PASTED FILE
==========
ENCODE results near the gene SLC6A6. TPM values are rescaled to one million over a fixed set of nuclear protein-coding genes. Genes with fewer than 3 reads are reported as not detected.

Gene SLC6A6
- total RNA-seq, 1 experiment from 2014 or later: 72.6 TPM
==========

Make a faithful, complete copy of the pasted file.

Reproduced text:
ENCODE results near the gene SLC6A6. TPM values are rescaled to one million over a fixed set of nuclear protein-coding genes. Genes with fewer than 3 reads are reported as not detected.

Gene SLC6A6
- total RNA-seq, 1 experiment from 2014 or later: 72.6 TPM